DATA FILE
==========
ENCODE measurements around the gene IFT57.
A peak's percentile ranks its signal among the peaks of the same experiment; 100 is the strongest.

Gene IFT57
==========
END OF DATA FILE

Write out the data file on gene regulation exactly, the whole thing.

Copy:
ENCODE measurements around the gene IFT57.
A peak's percentile ranks its signal among the peaks of the same experiment; 100 is the strongest.

Gene IFT57